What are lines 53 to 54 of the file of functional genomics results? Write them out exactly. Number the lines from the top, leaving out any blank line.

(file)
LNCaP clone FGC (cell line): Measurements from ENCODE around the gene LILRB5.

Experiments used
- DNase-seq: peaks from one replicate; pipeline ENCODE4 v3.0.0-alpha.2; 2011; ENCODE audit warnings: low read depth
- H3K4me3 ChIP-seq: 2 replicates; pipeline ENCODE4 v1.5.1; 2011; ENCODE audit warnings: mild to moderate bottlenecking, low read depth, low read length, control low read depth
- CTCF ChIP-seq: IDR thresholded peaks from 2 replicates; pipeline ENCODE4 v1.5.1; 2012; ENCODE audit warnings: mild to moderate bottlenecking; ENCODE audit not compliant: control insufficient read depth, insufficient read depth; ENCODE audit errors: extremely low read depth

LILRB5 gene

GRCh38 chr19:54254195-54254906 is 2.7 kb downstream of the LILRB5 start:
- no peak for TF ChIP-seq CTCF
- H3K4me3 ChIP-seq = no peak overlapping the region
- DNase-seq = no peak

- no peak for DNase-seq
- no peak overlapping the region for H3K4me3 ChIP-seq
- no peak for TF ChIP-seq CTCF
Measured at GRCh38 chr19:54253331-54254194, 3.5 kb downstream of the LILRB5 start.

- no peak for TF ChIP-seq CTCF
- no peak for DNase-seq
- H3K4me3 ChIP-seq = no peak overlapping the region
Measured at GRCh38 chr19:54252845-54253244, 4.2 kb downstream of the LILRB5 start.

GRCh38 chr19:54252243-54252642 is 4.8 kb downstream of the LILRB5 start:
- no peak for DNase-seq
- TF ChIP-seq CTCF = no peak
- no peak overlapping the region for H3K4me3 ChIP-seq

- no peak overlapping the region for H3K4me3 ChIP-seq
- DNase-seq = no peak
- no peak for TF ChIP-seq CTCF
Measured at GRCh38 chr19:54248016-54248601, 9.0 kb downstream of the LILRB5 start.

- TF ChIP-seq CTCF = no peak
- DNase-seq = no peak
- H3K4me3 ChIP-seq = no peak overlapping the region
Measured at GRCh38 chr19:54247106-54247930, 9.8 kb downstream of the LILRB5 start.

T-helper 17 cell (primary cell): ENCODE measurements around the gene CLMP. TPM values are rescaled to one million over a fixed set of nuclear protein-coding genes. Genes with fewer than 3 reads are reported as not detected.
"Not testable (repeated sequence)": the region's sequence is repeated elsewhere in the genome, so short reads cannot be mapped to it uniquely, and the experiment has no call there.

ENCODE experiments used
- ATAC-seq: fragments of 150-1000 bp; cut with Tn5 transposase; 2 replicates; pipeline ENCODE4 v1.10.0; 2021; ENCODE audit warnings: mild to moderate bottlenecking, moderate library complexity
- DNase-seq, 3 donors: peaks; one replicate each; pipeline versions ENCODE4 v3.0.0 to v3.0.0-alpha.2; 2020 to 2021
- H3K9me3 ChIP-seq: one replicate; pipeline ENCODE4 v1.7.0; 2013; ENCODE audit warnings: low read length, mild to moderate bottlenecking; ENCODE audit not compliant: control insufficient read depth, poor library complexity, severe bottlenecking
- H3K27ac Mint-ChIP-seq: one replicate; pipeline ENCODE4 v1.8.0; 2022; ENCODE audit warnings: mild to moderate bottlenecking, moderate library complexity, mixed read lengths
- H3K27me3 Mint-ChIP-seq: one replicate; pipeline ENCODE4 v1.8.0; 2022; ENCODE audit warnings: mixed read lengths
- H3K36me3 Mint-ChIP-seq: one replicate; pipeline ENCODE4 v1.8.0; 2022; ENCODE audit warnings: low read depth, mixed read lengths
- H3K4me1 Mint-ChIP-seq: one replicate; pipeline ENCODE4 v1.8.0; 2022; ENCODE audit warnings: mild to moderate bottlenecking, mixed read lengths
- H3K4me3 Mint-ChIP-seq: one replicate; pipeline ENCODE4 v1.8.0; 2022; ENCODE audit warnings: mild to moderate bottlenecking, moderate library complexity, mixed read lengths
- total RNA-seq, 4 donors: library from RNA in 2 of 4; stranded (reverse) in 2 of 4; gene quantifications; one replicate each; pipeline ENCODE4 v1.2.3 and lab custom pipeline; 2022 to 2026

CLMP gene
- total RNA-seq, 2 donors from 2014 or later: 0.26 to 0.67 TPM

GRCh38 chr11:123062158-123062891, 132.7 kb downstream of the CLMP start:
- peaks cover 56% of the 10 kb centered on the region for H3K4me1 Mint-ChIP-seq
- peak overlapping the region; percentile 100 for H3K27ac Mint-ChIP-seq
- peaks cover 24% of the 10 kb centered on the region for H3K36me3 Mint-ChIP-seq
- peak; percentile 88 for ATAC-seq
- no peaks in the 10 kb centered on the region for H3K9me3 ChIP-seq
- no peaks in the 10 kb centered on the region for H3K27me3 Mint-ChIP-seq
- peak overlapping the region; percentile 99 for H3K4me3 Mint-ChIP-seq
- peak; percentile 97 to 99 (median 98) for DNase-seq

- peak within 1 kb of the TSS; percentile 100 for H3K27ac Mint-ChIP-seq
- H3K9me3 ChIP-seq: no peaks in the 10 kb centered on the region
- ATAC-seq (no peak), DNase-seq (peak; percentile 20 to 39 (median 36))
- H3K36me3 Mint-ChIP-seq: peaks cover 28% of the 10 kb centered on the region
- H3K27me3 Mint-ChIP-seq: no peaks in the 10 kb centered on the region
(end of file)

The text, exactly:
- peak; percentile 97 to 99 (median 98) for DNase-seq

- peak within 1 kb of the TSS; percentile 100 for H3K27ac Mint-ChIP-seq